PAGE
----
Purpose: To develop an algorithm for robust partial Fourier (PF) reconstruction applicable to diffusion-weighted (DW) images with non-smooth phase variations.
Methods: Based on an unrolled proximal splitting algorithm, a neural network architecture is derived, which alternates between data consistency operations and regularization implemented by recurrent convolutions. In order to exploit correlations, multiple repetitions of the same slice are jointly reconstructed under consideration of permutation-equivariance. The algorithm is trained on DW liver data of 60 volunteers and evaluated on retrospectively and prospectively subsampled data of different anatomies and resolutions.
Results: The proposed method is able to significantly outperform conventional PF techniques on retrospectively subsampled data in terms of quantitative measures as well as perceptual image quality. In this context, joint reconstruction of repetitions as well as the particular type of recurrent network unrolling are found to be beneficial with respect to reconstruction quality. On prospectively PF-sampled data, the proposed method enables DW imaging with higher signal without sacrificing image resolution or introducing additional artifacts. Alternatively, it can be used to counter the TE increase in acquisitions with higher resolution. Furthermore, generalizability can be shown to prospective brain data exhibiting anatomies and contrasts not present in the training set.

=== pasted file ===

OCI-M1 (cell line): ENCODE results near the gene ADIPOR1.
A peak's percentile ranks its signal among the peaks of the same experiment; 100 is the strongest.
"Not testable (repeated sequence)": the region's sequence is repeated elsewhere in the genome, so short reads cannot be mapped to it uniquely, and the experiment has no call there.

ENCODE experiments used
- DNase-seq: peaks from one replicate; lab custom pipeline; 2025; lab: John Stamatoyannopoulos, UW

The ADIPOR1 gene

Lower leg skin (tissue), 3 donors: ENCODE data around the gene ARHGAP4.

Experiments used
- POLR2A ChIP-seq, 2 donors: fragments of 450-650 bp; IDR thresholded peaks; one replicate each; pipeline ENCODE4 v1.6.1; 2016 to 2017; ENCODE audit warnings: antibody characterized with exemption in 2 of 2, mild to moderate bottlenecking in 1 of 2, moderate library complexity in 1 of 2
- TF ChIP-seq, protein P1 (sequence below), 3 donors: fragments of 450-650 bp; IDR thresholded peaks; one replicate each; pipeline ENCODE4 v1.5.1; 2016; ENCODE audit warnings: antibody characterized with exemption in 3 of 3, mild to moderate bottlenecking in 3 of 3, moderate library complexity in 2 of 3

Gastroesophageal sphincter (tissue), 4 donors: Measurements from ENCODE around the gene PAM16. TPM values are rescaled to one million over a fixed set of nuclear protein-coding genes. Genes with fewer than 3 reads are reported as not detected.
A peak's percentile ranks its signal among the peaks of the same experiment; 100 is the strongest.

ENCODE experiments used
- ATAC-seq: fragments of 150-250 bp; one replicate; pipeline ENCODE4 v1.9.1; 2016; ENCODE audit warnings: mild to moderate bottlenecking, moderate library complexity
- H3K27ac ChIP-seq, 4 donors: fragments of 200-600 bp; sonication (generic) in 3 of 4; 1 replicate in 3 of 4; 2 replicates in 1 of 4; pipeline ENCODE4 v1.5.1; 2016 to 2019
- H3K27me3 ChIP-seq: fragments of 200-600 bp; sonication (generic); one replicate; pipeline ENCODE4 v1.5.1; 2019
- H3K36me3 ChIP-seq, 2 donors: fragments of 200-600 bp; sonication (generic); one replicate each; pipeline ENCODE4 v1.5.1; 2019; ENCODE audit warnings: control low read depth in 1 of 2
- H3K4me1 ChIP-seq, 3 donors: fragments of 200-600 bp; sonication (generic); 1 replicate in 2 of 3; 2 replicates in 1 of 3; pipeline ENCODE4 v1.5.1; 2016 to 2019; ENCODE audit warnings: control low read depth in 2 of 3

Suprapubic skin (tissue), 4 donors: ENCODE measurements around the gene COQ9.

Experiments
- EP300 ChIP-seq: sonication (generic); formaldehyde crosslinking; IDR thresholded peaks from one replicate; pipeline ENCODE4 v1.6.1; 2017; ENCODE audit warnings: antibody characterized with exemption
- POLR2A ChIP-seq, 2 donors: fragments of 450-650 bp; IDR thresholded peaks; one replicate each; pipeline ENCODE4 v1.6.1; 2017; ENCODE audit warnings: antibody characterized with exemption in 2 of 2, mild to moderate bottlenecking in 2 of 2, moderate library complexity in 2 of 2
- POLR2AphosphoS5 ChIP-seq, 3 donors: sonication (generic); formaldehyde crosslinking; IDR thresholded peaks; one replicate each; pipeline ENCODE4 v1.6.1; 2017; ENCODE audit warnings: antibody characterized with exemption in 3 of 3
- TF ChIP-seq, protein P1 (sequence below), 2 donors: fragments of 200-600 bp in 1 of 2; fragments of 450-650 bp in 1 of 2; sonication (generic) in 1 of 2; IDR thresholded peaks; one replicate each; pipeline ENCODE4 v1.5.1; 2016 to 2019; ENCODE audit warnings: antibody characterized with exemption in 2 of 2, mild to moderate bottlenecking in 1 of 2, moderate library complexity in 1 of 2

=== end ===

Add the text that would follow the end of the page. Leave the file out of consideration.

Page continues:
Conclusion: This work demonstrates that robust PF reconstruction of DW data is feasible even at strong PF factors in anatomies prone to phase variations. Since the proposed method does not rely on smoothness priors of the phase but uses learned recurrent convolutions instead, artifacts of conventional PF methods can be avoided.
Keywords: deep learning; diffusion-weighted imaging; learning-based reconstruction; liver imaging; partial Fourier imaging.
© 2021 The Authors. Magnetic Resonance in Medicine published by Wiley Periodicals LLC on behalf of International Society for Magnetic Resonance in Medicine.